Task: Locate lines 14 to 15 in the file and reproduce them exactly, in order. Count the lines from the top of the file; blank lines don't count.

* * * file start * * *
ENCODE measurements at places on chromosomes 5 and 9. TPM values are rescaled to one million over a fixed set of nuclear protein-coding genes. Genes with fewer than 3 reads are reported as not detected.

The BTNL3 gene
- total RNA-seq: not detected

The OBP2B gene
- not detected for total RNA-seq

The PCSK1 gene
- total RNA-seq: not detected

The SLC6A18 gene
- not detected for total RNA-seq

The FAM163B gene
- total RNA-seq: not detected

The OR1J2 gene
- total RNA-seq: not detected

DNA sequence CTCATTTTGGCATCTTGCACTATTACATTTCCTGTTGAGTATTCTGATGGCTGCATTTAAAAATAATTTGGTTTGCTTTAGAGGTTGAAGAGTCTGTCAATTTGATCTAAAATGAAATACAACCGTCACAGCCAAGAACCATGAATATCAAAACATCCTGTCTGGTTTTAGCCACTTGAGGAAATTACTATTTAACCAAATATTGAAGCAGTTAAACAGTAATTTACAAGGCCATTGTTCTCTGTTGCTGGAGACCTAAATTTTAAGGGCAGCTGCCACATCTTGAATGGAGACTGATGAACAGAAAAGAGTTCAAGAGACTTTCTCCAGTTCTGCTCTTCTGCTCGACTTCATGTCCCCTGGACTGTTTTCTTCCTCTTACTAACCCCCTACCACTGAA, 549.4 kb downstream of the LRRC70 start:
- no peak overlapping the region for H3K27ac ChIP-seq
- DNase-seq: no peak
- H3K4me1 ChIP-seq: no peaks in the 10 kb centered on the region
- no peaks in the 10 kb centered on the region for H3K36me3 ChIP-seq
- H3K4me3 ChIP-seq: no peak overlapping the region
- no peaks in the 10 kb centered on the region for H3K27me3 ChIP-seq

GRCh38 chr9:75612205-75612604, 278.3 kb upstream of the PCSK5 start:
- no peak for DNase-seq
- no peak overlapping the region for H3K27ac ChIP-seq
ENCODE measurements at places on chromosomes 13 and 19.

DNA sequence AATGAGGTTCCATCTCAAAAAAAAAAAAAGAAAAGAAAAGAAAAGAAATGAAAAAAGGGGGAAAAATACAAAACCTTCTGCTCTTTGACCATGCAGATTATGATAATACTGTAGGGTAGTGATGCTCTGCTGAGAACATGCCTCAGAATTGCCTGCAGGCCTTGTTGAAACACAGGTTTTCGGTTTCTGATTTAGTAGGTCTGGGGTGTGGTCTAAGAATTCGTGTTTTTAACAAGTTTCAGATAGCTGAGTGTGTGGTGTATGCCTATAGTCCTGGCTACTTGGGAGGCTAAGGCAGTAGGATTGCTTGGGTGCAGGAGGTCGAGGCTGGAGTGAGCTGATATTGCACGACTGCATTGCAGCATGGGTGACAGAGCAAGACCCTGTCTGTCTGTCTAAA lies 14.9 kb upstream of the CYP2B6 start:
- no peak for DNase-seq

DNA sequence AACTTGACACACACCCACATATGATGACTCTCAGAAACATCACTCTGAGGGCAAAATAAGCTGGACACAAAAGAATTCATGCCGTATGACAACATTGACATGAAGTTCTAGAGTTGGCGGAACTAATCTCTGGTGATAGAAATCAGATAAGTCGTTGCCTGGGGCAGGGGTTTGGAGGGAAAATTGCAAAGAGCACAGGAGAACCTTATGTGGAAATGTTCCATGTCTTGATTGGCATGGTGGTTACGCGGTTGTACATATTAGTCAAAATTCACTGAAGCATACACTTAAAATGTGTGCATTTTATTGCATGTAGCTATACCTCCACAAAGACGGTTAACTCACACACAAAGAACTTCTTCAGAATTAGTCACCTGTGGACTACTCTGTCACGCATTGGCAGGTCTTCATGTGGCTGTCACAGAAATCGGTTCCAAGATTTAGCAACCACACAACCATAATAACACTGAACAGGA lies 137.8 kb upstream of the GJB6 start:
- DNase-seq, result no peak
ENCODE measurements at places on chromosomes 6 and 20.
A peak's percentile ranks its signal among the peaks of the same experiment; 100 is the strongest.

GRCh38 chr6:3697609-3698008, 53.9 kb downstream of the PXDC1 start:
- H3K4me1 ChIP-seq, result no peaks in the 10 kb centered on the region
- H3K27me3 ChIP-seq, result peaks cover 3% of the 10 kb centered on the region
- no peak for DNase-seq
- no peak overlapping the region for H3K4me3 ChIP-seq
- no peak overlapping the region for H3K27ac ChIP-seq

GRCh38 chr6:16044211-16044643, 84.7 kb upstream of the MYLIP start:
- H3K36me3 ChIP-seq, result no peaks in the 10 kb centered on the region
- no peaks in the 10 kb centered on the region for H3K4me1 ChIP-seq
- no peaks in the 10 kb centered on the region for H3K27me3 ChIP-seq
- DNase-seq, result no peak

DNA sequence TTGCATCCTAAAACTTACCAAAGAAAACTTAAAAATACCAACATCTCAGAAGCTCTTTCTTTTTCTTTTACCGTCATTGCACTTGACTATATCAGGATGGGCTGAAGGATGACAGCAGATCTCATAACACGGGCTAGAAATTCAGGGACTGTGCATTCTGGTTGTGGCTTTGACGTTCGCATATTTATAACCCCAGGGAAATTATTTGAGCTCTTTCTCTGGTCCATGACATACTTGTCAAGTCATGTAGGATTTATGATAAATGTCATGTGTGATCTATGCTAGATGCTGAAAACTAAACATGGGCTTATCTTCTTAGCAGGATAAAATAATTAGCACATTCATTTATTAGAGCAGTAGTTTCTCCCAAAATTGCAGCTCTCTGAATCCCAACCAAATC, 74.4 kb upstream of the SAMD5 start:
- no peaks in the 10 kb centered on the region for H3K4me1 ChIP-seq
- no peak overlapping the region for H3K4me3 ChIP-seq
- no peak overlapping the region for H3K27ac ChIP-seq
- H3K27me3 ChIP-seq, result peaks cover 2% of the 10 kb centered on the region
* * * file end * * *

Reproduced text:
DNA sequence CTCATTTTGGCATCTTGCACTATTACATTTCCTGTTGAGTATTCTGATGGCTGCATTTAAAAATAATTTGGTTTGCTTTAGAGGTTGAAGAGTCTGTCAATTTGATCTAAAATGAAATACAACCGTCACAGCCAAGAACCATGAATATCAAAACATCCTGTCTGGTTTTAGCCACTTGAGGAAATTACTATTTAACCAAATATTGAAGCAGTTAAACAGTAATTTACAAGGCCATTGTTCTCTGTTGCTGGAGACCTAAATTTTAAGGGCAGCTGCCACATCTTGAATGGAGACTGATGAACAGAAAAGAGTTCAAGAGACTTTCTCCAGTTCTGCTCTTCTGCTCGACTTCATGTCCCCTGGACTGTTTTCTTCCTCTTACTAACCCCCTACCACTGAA, 549.4 kb downstream of the LRRC70 start:
- no peak overlapping the region for H3K27ac ChIP-seq